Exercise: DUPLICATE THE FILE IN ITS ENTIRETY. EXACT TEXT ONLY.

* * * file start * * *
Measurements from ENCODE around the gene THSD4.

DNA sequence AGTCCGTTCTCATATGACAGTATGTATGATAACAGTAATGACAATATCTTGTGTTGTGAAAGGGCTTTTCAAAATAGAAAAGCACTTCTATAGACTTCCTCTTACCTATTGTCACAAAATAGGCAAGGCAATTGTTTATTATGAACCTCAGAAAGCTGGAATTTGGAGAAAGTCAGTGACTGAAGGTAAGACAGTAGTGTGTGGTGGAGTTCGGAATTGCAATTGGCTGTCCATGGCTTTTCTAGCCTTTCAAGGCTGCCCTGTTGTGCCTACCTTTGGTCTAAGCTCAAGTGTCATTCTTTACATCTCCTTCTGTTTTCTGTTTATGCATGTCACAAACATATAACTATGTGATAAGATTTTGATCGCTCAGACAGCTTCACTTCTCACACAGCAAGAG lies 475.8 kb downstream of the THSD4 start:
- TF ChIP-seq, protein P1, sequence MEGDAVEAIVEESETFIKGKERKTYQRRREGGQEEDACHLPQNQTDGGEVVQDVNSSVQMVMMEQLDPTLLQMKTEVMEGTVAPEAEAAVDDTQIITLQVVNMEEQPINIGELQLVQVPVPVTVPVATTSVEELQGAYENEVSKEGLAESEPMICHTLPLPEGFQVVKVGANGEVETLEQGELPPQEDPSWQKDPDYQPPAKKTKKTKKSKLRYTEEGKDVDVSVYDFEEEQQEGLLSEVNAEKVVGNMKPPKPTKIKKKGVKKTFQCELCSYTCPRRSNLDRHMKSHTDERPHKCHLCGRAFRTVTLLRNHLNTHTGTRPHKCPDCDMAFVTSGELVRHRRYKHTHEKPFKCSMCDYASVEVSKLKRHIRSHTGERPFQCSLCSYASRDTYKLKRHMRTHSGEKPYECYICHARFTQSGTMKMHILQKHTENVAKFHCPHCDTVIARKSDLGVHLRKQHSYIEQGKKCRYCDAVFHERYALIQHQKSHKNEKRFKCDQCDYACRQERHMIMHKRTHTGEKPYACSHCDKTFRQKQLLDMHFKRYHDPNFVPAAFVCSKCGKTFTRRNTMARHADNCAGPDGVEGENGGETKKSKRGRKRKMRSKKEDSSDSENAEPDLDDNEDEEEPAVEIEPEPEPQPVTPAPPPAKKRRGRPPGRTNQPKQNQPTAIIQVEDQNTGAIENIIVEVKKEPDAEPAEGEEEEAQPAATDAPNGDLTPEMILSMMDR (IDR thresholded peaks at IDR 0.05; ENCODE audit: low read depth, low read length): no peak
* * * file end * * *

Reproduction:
Measurements from ENCODE around the gene THSD4.

DNA sequence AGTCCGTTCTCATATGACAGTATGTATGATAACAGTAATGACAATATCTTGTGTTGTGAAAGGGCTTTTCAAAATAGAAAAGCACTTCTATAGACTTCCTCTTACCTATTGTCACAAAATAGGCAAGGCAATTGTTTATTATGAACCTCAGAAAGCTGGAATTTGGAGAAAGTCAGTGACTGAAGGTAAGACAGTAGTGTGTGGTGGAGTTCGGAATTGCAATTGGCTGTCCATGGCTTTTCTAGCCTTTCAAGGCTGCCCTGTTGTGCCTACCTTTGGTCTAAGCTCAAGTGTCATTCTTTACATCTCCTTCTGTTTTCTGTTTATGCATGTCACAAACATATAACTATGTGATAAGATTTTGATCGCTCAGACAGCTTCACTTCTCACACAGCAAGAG lies 475.8 kb downstream of the THSD4 start:
- TF ChIP-seq, protein P1, sequence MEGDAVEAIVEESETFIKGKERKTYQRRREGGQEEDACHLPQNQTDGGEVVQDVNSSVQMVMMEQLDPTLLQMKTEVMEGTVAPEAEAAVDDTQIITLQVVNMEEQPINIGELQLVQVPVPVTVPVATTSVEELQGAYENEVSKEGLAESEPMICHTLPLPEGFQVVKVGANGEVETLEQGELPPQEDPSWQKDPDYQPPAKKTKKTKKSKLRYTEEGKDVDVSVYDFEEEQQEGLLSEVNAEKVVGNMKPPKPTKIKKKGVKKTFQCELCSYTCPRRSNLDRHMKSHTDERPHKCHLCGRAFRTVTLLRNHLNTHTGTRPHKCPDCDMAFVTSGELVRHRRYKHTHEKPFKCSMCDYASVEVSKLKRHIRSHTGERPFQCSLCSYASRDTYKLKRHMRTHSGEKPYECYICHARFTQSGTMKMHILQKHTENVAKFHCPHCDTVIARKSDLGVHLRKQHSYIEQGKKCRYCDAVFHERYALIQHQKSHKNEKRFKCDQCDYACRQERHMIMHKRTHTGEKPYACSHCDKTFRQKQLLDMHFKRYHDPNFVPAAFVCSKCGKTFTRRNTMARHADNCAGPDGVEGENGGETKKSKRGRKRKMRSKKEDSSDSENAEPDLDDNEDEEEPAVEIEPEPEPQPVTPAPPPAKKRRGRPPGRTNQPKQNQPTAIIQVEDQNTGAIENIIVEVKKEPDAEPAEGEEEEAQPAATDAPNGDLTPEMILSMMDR (IDR thresholded peaks at IDR 0.05; ENCODE audit: low read depth, low read length): no peak